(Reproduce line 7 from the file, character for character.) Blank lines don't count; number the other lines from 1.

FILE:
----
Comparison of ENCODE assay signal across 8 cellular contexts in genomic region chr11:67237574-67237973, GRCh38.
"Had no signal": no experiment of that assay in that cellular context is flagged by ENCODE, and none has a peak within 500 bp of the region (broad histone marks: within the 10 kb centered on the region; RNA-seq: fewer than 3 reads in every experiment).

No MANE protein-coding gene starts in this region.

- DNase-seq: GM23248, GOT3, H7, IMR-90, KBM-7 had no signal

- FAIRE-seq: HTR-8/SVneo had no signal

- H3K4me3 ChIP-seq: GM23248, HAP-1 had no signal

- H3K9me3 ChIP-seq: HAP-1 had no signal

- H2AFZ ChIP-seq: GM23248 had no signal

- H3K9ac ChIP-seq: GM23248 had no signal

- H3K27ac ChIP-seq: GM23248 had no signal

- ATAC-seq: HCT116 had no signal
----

- H3K9me3 ChIP-seq: HAP-1 had no signal